Please use this identifier to cite or link to this item: doi:10.22028/D291-38139
Title: Contrastive Video Examples in Teacher Education : A Matter of Sequence and Prompts
Author(s): Wilkes, Theresa
Stark, Lisa
Trempler, Kati
Stark, Robin
Language: English
Title: Frontiers in Education
Volume: 7
Publisher/Platform: Frontiers
Year of Publication: 2022
Free key words: teacher education
video examples
erroneous examples
sequencing effects
instructional prompts
evidence-informed practice
DDC notations: 370 Education
Publikation type: Journal Article
Abstract: Everyday teaching requires teachers to deal with a variety of pedagogical issues, such as classroom disruptions. Against the background of on-going calls for an evidence-informed practice, teachers should ground their pedagogical decisions not only on subjective theories or experience-based knowledge but also on educational theories and empirical findings. However, research suggests that pre- and in-service teachers rather refer to experiential knowledge than to educational knowledge when addressing practical, pedagogical issues. One reason for the infrequent use of educational knowledge is that acquired knowledge has remained inert and cannot be applied to complex situations in practice. Therefore, implementing learning with contrastive (i.e., functional and dysfunctional) video examples in teacher education seems promising to promote pre-service teachers’ acquisition of educational knowledge. The 2×2-intervention study (N = 220) investigated the effects of the video sequence (dysfunctional-functional/functional-dysfunctional) and of video analysis prompts (with/without) on learning outcomes (concept knowledge, application knowledge) and on learning processes (written video analyses). Results revealed that the sequence dysfunctional-functional led to higher application knowledge in the post-test. There was no sequencing effect on concept knowledge. Prompted groups showed higher concept knowledge and application knowledge in the post-test. Furthermore, both experimental factors affected learning processes, which resulted in higher learning outcomes. In conclusion, learning with contrastive video examples in teacher education seems to be more effective if the video examples are presented in the sequence dysfunctional-functional and if instructional prompts guide the video analysis. The results substantiate the relevance of instructional guidance in learning with video examples and broaden the scope of validity of the concept of learning from errors.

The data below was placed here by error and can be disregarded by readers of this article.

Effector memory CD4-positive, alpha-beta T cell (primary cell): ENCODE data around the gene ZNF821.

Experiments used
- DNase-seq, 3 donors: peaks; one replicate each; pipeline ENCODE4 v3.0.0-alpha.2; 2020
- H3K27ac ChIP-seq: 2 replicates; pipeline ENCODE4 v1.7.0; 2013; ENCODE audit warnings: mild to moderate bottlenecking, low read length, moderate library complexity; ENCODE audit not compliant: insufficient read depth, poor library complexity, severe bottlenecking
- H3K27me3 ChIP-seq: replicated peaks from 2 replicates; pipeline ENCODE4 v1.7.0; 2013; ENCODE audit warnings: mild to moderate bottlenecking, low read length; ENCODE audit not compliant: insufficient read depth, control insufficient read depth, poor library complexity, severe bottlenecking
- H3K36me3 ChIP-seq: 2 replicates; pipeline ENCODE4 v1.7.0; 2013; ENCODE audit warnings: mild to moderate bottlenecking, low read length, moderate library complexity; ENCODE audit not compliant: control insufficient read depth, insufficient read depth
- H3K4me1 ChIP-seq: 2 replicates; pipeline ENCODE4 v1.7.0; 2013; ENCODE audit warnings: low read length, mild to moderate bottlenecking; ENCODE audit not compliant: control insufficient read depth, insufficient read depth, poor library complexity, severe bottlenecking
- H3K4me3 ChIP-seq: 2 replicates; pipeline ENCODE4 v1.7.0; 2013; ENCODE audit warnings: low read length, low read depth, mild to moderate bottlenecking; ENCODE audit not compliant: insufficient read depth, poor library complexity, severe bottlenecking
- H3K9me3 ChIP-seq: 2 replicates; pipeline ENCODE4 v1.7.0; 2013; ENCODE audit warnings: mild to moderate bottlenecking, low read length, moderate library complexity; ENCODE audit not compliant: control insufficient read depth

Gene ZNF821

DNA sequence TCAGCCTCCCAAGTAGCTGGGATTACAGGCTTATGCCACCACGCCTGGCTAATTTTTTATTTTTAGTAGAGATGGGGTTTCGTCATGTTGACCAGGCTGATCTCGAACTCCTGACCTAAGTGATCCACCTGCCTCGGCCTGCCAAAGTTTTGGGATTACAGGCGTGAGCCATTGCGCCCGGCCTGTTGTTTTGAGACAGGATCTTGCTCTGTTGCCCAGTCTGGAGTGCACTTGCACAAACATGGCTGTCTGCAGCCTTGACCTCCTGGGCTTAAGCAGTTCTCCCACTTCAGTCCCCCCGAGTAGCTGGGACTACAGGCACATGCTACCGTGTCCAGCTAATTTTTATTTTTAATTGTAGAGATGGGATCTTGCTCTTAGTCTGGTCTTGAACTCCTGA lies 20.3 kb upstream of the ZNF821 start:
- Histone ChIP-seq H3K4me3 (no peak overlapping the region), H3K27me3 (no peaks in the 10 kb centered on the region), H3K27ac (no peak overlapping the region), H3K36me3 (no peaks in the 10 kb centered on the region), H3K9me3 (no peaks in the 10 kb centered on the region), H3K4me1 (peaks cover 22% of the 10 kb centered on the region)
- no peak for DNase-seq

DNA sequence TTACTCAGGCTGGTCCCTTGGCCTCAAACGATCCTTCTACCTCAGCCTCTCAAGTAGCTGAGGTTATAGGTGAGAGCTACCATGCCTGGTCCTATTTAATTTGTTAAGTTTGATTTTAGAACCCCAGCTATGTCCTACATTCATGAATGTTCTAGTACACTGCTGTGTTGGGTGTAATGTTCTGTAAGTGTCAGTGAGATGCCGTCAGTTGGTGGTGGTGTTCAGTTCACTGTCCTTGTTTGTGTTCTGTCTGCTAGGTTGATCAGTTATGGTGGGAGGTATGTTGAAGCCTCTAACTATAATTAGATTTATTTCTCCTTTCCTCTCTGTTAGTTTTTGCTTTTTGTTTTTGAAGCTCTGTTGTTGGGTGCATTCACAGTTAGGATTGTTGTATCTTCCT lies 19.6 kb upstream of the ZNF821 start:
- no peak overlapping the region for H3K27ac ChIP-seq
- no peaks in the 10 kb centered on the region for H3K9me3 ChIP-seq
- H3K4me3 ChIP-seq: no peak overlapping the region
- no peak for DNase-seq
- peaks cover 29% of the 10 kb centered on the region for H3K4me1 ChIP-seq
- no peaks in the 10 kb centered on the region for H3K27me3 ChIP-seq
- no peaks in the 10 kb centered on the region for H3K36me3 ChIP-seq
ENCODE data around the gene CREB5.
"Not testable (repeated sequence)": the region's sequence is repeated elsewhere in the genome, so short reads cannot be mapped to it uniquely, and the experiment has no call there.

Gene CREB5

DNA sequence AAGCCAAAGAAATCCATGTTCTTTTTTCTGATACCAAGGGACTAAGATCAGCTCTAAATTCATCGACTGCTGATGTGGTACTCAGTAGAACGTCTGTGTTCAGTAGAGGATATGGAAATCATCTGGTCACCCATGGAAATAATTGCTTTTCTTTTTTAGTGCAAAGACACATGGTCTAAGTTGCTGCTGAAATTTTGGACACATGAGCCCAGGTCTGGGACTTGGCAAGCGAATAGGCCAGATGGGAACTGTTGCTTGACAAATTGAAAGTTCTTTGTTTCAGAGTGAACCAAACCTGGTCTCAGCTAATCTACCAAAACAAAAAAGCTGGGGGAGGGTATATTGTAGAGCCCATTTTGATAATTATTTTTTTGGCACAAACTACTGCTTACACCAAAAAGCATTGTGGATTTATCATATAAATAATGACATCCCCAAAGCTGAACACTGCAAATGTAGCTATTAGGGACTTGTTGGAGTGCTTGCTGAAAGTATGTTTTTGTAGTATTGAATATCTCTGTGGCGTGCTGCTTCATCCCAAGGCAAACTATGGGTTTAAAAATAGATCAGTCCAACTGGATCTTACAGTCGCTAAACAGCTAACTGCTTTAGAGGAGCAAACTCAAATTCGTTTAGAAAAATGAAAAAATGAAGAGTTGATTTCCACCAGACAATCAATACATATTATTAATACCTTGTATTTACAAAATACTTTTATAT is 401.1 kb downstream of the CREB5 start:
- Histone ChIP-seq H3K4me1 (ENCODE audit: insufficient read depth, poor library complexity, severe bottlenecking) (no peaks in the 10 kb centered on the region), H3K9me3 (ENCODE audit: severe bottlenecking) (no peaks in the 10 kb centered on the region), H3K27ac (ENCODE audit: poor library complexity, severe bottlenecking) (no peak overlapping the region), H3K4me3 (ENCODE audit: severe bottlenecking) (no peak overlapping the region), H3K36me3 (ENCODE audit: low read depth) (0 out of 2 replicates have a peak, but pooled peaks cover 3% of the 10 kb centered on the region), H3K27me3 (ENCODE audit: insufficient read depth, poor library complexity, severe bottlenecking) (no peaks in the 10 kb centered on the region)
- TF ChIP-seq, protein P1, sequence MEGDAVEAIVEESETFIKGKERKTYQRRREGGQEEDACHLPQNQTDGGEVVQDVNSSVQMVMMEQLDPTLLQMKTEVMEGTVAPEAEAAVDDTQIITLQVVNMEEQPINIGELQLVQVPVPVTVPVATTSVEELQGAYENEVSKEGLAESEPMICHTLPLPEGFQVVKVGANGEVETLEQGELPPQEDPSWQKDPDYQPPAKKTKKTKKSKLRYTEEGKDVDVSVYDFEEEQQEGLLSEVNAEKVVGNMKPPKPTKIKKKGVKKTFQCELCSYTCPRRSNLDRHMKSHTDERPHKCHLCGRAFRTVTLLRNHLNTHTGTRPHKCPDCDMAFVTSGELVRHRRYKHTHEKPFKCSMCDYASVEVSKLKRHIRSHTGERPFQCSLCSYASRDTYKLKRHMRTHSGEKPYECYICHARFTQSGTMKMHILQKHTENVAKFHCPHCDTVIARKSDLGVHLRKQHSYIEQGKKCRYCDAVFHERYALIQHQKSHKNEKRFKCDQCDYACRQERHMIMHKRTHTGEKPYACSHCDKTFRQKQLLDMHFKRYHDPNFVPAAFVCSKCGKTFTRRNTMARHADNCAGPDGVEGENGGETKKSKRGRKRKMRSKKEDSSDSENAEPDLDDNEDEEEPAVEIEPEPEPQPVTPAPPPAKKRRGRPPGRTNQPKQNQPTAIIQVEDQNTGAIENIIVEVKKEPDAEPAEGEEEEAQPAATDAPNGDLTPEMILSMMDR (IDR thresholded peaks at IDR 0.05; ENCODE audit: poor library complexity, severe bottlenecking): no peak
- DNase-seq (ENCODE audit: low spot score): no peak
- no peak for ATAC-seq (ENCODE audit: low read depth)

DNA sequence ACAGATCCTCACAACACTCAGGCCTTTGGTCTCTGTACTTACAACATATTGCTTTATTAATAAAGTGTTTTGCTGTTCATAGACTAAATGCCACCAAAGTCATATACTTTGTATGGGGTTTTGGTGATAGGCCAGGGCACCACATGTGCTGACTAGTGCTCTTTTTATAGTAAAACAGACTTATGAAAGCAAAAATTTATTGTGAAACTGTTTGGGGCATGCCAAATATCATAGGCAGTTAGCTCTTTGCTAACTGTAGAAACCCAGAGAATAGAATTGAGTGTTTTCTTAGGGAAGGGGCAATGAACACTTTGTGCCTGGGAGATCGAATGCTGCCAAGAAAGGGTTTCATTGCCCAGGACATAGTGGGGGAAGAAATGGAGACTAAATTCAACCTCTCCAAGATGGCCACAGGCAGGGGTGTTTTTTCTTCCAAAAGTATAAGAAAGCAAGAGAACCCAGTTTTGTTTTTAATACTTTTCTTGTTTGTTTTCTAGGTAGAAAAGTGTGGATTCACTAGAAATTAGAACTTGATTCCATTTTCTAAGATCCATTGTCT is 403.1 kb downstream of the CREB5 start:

DOI of the first publication: 10.3389/feduc.2022.869664
URL of the first publication:
Link to this record: urn:nbn:de:bsz:291--ds-381392
ISSN: 2504-284X
Date of registration: 22-Nov-2022
Faculty: HW - Fakultät für Empirische Humanwissenschaften und Wirtschaftswissenschaft
Department: HW - Bildungswissenschaften
Professorship: HW - Prof. Dr. Robin Stark
Collections:SciDok - Der Wissenschaftsserver der Universität des Saarlandes

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